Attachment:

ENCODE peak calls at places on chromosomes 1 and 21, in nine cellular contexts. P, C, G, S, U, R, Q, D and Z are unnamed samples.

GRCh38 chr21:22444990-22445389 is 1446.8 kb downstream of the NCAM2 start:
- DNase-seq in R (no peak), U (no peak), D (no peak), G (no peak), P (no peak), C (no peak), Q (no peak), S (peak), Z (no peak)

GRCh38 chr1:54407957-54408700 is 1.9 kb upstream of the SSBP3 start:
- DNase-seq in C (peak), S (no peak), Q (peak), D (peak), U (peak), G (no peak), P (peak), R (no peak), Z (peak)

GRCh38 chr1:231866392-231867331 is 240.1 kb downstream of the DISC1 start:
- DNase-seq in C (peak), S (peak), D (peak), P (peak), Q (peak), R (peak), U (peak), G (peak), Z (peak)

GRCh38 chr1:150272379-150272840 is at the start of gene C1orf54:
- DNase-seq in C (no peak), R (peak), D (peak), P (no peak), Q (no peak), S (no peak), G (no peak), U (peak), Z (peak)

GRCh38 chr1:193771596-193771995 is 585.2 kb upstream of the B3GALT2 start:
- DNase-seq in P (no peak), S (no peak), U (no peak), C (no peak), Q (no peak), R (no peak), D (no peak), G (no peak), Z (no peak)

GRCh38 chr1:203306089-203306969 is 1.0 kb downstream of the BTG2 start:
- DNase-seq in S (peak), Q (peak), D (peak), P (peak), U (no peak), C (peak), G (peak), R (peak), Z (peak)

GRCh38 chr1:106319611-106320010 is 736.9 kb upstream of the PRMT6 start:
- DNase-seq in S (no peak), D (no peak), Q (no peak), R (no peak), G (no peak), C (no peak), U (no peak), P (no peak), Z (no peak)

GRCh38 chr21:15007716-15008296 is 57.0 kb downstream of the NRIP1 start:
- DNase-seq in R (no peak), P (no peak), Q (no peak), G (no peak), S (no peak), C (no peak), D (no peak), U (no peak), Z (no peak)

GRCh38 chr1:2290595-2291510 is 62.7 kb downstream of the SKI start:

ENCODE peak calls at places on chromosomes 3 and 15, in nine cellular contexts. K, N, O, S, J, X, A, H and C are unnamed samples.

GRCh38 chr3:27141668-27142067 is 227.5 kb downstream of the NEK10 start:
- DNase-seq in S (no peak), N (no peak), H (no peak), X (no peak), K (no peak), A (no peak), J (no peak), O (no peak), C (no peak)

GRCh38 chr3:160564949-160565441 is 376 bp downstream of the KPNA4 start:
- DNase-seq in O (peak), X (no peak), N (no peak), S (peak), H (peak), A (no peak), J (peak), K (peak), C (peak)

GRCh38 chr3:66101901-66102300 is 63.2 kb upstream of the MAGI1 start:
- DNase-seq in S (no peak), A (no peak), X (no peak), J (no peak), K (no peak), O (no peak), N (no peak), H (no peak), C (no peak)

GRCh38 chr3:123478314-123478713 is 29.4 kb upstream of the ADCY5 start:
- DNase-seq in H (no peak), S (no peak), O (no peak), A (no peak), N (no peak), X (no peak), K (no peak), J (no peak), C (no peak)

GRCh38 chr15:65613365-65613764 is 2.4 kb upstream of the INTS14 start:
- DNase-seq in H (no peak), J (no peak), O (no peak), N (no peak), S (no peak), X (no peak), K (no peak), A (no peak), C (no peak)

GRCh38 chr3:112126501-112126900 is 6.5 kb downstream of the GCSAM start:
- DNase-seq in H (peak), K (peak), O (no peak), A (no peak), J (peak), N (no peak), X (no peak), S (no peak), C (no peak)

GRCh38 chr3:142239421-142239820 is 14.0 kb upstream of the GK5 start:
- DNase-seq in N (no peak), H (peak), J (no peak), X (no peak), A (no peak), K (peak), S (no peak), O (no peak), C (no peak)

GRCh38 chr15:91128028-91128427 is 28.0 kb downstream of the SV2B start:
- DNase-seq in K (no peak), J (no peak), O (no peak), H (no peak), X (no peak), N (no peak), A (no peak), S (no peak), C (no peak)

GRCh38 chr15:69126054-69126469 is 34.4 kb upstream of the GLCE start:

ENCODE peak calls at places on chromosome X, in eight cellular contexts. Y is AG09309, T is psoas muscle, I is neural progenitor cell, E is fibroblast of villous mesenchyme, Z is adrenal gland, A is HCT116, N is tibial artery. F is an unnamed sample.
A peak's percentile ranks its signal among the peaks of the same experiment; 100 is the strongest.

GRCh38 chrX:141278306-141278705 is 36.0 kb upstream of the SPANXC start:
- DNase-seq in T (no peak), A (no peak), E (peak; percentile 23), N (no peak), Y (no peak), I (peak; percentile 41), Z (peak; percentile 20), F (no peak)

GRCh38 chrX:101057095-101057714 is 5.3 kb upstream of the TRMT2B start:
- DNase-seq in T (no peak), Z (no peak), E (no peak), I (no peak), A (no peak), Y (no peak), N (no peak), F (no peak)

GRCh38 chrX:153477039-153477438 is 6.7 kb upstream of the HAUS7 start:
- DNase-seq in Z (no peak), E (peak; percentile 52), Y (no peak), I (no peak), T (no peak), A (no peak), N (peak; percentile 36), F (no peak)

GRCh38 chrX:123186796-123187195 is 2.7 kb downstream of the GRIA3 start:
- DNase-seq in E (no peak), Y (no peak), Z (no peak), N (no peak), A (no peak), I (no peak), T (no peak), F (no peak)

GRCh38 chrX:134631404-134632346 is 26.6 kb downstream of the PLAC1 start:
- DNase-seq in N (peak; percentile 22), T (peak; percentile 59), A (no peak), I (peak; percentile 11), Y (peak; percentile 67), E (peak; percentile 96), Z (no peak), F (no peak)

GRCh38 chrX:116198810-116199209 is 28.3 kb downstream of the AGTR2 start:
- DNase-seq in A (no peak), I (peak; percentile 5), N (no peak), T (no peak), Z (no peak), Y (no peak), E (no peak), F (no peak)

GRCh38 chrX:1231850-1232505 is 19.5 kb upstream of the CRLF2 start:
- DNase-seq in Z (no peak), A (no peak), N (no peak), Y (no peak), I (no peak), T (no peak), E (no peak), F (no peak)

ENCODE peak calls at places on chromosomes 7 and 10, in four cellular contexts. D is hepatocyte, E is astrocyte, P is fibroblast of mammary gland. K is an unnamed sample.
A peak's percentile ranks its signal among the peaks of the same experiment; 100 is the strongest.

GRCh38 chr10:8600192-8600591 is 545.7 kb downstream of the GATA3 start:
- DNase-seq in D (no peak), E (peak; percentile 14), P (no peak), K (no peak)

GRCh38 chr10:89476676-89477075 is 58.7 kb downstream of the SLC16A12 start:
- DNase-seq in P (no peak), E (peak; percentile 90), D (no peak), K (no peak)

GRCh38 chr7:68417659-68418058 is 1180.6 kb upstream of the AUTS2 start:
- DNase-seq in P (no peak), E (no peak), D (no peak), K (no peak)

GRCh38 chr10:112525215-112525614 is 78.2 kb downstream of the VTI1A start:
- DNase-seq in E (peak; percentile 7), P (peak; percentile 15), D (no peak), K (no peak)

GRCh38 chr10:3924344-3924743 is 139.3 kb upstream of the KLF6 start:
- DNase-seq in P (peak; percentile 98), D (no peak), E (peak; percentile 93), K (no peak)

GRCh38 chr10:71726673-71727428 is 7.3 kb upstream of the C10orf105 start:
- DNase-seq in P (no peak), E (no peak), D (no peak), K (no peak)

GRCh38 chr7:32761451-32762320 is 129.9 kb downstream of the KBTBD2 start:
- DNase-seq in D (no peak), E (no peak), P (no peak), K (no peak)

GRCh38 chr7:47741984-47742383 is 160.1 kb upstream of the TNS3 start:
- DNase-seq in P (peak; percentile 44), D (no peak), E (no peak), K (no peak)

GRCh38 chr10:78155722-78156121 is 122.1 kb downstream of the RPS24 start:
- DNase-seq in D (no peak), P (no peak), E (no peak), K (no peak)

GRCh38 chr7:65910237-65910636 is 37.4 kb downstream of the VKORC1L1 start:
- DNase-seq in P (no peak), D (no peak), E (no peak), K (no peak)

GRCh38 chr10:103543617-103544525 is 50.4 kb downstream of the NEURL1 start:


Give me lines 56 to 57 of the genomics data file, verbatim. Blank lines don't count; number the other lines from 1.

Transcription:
- DNase-seq in D (no peak), E (peak; percentile 14), P (no peak), K (no peak)

GRCh38 chr10:89476676-89477075 is 58.7 kb downstream of the SLC16A12 start: